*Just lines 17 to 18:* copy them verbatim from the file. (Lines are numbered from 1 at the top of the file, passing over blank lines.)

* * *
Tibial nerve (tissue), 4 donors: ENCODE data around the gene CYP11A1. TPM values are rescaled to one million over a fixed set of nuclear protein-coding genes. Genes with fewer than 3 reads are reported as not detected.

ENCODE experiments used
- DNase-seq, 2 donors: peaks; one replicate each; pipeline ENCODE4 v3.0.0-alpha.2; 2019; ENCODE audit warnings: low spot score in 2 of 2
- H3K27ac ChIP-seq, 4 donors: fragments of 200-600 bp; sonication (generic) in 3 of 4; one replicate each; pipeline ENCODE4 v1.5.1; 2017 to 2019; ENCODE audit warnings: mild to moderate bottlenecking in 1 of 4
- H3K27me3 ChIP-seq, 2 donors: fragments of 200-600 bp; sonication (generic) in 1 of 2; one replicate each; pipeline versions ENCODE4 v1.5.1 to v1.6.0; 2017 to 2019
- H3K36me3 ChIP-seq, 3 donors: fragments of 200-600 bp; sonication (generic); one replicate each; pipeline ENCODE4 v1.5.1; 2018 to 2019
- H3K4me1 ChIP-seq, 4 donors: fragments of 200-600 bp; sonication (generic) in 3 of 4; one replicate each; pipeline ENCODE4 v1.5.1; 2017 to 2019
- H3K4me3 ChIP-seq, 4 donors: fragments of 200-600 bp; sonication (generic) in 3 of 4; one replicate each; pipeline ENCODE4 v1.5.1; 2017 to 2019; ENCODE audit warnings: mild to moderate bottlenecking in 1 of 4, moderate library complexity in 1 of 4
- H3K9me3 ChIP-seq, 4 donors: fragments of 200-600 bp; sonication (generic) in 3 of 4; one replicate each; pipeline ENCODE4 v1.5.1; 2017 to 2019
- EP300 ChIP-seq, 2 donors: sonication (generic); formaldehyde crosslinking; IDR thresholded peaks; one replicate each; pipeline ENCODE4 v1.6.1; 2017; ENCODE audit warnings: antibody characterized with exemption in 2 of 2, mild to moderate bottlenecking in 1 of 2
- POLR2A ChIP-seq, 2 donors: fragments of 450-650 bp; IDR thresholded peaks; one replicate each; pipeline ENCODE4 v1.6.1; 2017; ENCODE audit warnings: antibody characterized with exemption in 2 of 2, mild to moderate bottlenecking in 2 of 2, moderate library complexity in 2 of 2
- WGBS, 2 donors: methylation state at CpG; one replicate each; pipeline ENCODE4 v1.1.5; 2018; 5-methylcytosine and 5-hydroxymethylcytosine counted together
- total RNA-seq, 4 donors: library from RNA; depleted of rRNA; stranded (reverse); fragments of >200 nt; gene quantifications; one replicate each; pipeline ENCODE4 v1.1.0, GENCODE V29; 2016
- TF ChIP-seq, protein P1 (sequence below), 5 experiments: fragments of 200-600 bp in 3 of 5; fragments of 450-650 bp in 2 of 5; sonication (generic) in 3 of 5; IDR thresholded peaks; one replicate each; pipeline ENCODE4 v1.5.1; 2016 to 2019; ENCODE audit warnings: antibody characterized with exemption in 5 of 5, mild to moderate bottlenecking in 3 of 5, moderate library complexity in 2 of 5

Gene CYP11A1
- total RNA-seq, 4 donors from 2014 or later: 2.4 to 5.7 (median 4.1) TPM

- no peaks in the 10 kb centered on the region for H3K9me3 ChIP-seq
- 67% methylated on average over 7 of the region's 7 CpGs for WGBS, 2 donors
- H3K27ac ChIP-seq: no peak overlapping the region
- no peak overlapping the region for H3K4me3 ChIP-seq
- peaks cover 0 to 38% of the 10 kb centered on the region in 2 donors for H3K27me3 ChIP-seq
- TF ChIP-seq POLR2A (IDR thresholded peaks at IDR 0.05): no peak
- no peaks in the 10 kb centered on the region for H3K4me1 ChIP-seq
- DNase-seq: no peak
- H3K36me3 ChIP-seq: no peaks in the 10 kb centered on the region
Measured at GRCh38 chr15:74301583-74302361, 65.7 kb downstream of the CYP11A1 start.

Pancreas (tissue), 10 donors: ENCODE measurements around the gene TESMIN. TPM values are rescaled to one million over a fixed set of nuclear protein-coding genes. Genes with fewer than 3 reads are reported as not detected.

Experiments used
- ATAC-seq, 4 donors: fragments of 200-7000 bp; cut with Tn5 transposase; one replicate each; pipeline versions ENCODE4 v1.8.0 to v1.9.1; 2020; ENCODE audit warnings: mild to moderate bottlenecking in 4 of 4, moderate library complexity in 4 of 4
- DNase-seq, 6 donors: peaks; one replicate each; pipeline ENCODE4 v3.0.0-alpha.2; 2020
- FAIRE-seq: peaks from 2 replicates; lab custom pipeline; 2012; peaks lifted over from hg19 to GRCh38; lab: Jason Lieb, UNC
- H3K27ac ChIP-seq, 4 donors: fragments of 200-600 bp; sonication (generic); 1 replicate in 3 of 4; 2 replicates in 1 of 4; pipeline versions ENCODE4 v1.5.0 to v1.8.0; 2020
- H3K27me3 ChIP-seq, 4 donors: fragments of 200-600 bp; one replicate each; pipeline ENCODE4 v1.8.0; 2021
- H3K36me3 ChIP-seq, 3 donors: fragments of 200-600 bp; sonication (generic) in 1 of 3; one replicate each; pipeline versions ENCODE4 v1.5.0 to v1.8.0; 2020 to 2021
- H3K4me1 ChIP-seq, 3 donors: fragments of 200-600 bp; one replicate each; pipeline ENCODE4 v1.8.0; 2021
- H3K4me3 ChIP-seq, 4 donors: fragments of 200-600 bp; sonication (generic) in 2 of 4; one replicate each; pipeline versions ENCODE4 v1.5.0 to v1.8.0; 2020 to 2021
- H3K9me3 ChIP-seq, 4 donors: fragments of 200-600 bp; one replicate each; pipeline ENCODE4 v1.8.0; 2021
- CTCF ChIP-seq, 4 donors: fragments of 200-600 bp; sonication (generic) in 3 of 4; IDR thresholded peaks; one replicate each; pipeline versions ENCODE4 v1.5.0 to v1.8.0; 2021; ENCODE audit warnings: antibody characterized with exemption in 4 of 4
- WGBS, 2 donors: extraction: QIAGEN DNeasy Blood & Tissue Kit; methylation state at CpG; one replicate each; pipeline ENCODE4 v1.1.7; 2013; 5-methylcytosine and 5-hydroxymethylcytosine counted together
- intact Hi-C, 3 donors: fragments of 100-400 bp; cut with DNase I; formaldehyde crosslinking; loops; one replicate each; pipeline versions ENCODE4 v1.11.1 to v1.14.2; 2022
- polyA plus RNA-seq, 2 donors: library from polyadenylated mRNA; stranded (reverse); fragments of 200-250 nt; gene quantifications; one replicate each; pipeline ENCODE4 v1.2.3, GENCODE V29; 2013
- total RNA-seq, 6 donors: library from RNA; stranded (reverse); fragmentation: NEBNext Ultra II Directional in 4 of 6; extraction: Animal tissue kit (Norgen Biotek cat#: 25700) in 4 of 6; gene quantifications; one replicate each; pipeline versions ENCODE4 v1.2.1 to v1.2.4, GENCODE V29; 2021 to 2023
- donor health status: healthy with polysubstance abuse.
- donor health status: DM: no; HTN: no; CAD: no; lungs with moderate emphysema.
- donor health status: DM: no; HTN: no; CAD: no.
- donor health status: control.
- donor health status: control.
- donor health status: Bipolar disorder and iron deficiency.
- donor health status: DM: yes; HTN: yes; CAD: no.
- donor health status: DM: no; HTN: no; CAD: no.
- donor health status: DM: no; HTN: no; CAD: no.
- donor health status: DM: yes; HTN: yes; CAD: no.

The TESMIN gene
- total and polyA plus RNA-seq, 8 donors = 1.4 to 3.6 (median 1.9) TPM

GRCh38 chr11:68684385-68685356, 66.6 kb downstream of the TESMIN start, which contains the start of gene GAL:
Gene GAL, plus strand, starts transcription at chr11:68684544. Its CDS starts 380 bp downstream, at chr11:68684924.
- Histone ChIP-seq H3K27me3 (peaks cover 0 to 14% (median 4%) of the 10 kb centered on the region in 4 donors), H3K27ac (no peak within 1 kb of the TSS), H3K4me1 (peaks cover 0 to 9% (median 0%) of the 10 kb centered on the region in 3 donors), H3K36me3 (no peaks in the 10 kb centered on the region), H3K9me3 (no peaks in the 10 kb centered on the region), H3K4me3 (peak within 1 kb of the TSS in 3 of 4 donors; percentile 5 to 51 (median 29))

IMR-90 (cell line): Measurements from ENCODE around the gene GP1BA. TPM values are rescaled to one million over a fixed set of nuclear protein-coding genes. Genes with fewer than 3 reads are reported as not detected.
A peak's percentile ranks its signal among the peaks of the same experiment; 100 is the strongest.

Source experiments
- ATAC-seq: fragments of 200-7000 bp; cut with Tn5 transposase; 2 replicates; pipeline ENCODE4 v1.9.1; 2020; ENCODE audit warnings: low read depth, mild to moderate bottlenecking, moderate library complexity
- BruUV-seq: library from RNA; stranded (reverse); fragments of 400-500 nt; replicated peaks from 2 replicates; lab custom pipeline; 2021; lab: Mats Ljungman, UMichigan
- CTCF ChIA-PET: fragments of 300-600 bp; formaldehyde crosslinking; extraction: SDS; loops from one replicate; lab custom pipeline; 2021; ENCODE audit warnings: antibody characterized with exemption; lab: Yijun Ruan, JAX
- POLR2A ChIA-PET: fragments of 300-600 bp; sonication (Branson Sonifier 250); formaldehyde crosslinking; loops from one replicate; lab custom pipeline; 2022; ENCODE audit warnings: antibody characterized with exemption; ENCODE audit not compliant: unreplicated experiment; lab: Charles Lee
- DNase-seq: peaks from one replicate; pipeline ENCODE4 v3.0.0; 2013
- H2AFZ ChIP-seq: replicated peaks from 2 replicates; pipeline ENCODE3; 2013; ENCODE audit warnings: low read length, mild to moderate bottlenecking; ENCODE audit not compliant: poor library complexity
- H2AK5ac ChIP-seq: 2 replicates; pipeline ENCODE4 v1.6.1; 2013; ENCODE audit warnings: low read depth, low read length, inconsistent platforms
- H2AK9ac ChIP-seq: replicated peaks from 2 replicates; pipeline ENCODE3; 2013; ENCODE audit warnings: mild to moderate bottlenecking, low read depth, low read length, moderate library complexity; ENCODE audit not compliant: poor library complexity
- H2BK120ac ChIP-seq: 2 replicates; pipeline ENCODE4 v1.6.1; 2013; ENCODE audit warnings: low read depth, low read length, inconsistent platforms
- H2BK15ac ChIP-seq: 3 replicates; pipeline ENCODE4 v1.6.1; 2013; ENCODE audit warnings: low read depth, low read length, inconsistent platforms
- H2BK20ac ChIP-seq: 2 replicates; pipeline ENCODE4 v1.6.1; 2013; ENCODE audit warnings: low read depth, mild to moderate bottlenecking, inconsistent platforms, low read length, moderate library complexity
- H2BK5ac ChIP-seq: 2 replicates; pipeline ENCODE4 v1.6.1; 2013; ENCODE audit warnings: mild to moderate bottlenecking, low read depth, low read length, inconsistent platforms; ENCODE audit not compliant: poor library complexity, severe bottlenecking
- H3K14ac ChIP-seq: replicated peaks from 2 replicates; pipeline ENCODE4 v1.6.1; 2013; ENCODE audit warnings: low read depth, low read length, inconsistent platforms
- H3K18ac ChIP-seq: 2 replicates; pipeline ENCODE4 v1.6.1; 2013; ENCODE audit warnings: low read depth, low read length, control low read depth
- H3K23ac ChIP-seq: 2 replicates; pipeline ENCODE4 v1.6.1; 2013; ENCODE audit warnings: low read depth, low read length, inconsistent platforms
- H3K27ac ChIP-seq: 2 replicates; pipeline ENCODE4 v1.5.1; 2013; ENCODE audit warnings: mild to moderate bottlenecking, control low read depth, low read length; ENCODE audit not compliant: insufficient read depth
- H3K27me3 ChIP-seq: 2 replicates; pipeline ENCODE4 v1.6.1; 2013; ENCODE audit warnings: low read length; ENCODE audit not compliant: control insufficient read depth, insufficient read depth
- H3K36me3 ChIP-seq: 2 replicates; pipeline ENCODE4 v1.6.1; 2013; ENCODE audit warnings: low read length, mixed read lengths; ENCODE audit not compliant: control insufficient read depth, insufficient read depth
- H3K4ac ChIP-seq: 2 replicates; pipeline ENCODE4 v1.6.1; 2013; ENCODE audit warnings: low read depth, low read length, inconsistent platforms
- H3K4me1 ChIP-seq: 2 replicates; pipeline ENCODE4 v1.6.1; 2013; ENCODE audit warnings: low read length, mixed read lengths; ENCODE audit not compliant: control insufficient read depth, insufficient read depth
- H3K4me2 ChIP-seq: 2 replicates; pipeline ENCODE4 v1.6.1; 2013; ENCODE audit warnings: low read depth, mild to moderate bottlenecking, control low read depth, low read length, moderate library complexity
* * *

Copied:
- no peaks in the 10 kb centered on the region for H3K9me3 ChIP-seq
- 67% methylated on average over 7 of the region's 7 CpGs for WGBS, 2 donors